Back to the Mekong Delta

I had the pleasure of co-leading a group of graduate students to the Mekong Delta after having not been in the region for a good seven years. (My second book is focused on the central coast of Vietnam.) It was fun to revisit old sites and see old friends while traveling with the group. Below are some favorite shots from the trip.

Vinh Te Canal. View looking west from Chau Doc.

I love the above picture for the layers of activity and occupation. Houses on stilts back up into the canal while int he foreground a man fishes from a “ghe tam ban” or three plank canoe. In the distance, a barge approaches us. The water is reddish brown and opaque, almost milky with the fine silt washing down from the Mekong.

Chau Giang Mosque.

The group visited the Cham muslim community’s central mosque. During the visit, one of the imams received our group, and I learned something new.

Imam explaining the mosque and community history.

He corrected me on the history of *his* community and ancestors. They were not Chams who migrated west to the region in the 1700s and later converted to Islam but instead Malays who migrated north and east from Terengganu in Malaysia through Cambodia in the 1700s and finally settled here. Because Cham and Malay are distantly related, Austronesian languages, the Viet chroniclers and imperial officials in the area simply classified them as Cham. The post-1975 Socialist Republic of Vietnam likewise recognizes this community as a Cham ethnic group. One of the students, Nurrhoman from Bandung, Indonesia, communicated some basic phrases with the imam in Malay/Bahasa.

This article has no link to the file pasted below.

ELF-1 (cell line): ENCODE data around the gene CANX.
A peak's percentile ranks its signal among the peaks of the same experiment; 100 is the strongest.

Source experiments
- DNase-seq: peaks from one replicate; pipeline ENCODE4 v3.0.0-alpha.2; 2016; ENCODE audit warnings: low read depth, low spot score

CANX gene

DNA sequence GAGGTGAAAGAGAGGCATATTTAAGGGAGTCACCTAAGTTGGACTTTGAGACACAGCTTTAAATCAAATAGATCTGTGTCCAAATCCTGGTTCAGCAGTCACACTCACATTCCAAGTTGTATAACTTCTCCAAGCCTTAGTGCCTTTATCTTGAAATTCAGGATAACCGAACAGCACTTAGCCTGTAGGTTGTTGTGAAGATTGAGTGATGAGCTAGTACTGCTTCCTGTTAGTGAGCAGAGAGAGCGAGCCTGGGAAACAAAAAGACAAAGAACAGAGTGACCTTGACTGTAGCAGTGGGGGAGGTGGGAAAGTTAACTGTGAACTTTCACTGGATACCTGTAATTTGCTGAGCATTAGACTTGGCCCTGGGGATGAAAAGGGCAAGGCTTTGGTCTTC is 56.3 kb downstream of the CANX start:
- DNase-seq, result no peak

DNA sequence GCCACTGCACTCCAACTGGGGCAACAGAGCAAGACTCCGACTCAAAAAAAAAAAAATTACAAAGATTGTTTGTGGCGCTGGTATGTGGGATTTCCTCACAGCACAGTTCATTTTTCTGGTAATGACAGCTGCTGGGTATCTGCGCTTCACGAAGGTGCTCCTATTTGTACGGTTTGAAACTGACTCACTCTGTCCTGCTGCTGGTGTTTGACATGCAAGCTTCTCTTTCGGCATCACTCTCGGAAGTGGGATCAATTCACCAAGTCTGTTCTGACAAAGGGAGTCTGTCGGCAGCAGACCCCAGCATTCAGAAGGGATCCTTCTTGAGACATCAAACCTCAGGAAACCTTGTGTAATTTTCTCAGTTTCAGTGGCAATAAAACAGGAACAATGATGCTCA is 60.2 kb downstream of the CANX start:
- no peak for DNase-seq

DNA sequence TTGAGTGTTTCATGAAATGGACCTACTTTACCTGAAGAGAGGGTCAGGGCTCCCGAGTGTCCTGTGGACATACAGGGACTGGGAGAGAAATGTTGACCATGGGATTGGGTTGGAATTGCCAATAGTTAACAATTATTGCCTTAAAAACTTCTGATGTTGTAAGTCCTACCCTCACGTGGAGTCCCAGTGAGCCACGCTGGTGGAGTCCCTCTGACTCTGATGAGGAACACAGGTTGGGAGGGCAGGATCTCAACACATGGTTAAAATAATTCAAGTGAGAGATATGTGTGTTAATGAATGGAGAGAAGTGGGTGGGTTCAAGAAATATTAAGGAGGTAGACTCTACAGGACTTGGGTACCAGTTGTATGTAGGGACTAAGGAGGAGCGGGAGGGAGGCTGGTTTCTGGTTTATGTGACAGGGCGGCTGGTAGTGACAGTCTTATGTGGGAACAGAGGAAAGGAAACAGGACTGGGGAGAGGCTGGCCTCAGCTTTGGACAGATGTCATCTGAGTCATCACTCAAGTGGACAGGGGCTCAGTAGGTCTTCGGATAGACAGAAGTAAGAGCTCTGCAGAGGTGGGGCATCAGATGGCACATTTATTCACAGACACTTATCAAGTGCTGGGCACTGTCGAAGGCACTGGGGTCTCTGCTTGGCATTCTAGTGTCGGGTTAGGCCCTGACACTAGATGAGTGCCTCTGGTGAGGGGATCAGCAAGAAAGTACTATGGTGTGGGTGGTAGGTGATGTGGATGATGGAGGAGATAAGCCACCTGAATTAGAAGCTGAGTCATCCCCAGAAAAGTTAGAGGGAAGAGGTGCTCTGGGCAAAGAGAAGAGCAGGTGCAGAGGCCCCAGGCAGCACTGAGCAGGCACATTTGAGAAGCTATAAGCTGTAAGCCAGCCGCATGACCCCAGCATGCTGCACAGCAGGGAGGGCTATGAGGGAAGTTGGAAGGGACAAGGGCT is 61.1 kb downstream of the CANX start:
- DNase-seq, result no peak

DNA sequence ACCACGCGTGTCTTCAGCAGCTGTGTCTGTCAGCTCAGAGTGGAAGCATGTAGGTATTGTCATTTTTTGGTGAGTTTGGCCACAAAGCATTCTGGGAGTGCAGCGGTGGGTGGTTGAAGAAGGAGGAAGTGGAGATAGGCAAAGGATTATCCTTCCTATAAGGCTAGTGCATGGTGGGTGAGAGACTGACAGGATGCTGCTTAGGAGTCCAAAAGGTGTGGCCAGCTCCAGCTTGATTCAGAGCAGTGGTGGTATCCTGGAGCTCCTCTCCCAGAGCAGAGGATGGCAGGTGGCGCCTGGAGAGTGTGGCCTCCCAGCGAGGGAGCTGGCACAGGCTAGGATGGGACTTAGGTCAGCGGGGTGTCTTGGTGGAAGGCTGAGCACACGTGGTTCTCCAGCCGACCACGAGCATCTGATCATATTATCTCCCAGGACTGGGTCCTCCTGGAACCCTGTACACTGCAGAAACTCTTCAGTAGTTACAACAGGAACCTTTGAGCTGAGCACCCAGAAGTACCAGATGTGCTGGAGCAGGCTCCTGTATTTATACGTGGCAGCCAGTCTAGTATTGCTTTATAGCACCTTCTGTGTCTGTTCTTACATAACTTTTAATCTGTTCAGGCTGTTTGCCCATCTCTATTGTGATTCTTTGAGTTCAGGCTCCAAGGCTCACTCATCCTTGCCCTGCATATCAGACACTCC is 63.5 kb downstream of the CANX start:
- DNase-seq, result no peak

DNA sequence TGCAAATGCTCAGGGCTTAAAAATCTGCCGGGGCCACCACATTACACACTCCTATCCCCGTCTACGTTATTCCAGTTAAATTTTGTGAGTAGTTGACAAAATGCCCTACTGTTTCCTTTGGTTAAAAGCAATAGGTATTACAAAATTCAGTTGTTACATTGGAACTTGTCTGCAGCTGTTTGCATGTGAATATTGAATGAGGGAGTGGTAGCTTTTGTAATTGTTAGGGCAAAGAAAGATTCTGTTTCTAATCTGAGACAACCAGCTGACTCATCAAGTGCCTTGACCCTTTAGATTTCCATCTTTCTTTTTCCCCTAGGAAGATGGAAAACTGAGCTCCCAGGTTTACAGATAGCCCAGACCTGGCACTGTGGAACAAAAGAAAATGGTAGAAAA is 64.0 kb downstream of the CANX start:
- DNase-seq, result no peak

Group at Miếu Bà Chưa Xứ.

We visited a number of important spiritual sites in the region, including this temple dedicated to the Lady of the Realm, a goddess spirit followed especially by ethnic-Chinese inhabitants at a site that, in ancient times (before 6th century CE) was most likely a temple to Siva or Visnu. Allegedly those who pray to the Lady for good fortune who receive it must return to make offerings of thanks. The money from this return traffic then goes to various charities.

Prof. John Agbonifo and Martina van den Haak at Khmer temple, Oc Eo.

One great aspect of the trip was sharing the teaching with two fantastic scholars, John Agbonifo of Osun State in Nigeria and Debjani Bhattacharyya at Drexel University, and the author of the newly published Empire and Ecology in the Mekong Delta. It is a fascinating read!

Prof. Debjani w/ a local official in Can Tho, myself and the group.

We ended our delta trip in Can Tho with several meetings in this booming city. I left it in 2011 at 500,000 people, and now the city has tripled in area with a population of 1.5 million! My favorite meeting there was with an old friend, Ms. Huynh Le, who visited the group and spoke about life in this boomtown.

Huynh Le at her language school.

The trip ended in HCM City on Friday and students gave presentations on Saturday. Thanks to Ms. Hoang for the cute little souvenir! Pictured in the background is “Team Non Lá (Conical Hat)”.

Team Conical Hat

I leave you with a shot from old Saigon, the back of it’s main open air market. I like this shot for the many layers visible here. In the foreground the butcher stalls and flower stands of Ben Thanh. In the background are old facades from the French colonial and post-colonial eras. Then in the way back are the towering spires of recently completed skyscrapers. Farewell until next time, Vietnam!

Ben Thanh Market, Saigon